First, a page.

Software pundits and tech analysts can be forgiven for overlooking Microsoft's new robotics group. Compared with the company's billion-dollar businesses--Windows, MSN, Xbox, and more--robotics is nonexistent. Microsoft is giving the group's software away for free for noncommercial use. In other ways, robotics is merely minuscule. And indeed, the company is hardly betting the farm on it, having devoted only 11 of its 76 000 employees to creating Robotics Studio 1.0.
Yet this tiny group of elite software engineers, housed in a small set of open offices known as the ”Broom Closet,” handpicked by a 26-year company veteran who has the ear of Bill Gates, and tucked into a tiny corner of the company's research budget, has put together a set of tools that may bring robot manufacturers under one roof, the way Windows did for most PC makers. Indeed, future versions may someday find their way into more machines than Windows did--and be just as lucrative. Microsoft's eventual plan is to charge users US $399 to license up to 200 copies of the software components that go into a commercial robot.
Right now, the robotics world is rife with devices that don't easily work together or with standard programming tools. Take the Create, a generalized, programmable version of the popular Roomba vacuum-cleaning robot. The Roomba's maker, iRobot Corp. of Burlington, Mass., stripped out the vacuuming-specific parts and put in a cargo bay, a serial cable, 32 different sensors, and a 25-pin expansion port. At $130, it's a budding roboticist's dream. But to program it, you have to write in C or C++. If you want to add a webcam or a robotic arm from another manufacturer, you have to write more code--first for the accessory and then for integrating it into the robot. If you later swap out the new unit for a better one from a different vendor, you have to invent that wheel all over again.
Good robotics programming is far harder than writing a typical application for personal computers. Each component is expected to act autonomously and react to complicated events in the world of a kind that a printer or mouse never has to deal with.
Robotics Studio, released in December, aims to handle much of that complexity for robot programmers. It isn't an operating system. But manufacturers will use it to write software for their robotic components much as a maker of a device that hooks up to a PC does, whether it's a printer, an LCD display, or a data-acquisition sensor. Once such a service is written--telling, for example, a robotic arm to move up or down, grip or release, rotate n degrees, and so on--the action can be done with a single instruction. And when you substitute a new arm, the same commands work in the same way, so a minimum of reprogramming is needed. Microsoft's software, in other words, will do what MS-DOS and then Windows did: nurture an ecosystem in which new devices spawn new programs for more and more end users who in turn inspire yet more innovation--the same virtuous cycle that brought explosive growth to the cottage PC industry 25 years ago.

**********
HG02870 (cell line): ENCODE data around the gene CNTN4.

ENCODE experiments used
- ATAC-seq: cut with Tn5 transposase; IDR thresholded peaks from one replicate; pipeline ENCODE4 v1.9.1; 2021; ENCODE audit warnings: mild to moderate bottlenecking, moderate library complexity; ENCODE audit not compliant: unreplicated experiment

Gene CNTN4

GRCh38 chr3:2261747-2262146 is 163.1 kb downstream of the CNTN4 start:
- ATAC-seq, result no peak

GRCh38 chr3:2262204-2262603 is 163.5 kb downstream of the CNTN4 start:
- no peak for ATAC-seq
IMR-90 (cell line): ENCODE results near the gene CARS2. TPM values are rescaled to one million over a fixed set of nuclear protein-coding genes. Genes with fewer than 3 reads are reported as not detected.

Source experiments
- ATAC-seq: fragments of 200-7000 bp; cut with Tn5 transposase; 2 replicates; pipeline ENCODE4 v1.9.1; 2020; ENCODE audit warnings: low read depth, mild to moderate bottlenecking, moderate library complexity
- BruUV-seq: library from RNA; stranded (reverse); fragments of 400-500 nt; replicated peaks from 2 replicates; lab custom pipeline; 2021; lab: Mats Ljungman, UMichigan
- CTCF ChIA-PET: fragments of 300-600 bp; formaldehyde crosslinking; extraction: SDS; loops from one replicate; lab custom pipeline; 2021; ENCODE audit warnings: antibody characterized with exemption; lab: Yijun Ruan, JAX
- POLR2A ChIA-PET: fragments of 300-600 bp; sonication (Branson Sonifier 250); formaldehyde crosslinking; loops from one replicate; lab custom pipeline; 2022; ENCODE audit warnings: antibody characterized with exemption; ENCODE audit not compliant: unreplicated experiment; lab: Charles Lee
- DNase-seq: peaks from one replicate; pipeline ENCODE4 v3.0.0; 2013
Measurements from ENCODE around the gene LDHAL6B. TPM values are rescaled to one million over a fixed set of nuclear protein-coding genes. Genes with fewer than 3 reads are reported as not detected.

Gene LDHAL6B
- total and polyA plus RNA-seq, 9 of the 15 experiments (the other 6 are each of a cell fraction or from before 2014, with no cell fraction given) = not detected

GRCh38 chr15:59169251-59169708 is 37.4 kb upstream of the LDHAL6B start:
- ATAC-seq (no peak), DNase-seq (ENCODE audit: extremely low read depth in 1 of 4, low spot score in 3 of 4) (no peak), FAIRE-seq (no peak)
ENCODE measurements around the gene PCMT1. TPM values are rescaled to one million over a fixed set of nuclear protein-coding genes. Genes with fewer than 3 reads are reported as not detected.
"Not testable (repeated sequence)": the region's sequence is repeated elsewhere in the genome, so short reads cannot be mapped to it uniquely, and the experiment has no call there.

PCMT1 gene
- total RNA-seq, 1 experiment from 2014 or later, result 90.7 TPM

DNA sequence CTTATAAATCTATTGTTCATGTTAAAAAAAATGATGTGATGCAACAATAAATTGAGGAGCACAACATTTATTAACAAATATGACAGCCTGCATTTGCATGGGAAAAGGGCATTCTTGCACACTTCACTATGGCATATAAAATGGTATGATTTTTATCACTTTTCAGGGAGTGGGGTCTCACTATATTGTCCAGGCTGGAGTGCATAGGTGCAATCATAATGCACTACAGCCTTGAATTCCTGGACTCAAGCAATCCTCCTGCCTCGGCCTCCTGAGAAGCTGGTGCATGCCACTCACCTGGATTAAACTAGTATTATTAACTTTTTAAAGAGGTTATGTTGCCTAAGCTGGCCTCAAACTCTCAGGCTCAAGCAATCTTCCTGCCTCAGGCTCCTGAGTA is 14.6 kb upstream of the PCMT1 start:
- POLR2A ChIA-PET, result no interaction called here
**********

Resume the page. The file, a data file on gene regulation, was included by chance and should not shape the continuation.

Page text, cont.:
Whether that cycle will develop remains to be seen, but there are signs it may have already begun. The tool kit has been downloaded more than 100 000 times since its December release. An enhanced version, previewed in April, will be used this fall in computer-science and engineering classes at Georgia Tech, Carnegie Mellon, and other schools. And it's already being tested by a variety of manufacturers, from makers of the tiny iRobot units to Kuka Robot Group, in Augsburg, Germany, which in May released the first robot able to lift 1000 kilograms. Even though the software is free for many, managers at Microsoft say they're confident that once it's in millions of machines, moneymaking businesses will emerge. The company's free media player, for example, was the seed from which its Internet-based television software--with customers such as AT&T and Verizon Communications--sprouted.
Today's $11 billion robot sector--mostly industrial robots--will double by 2010, according to estimates by the Japan Robot Association, and it should exceed $66 billion by 2025. Most of the growth will be in nonindustrial applications--especially, analysts say, in areas such as toys, transportation, and health and senior care. Imagine a robot helping a recovering heart-attack patient get some exercise by walking her down a hospital corridor, carrying her intravenous medicine bag, monitoring her heartbeat and other vital signs, and supporting her weight if she weakens.
The International Federation of Robotics predicts that 5.6 million robots for domestic, entertainment, and leisure applications will be sold from 2006 to 2009, and right now the field is wide open. Microsoft's competitors include Player, an open-source project partially funded by the U.S. National Science Foundation, DARPA, and various artificial intelligence labs; Gostai, in Paris, a small maker of open-source robotics software; and Evolution Robotics, based in Pasadena, Calif., and Tokyo. None has anything near the vast resources of a Microsoft. It's no wonder the 10 people who wrote Robotics Studio 1.0 say they believe they're the pioneers of the next big thing, not just for their company, but for the world.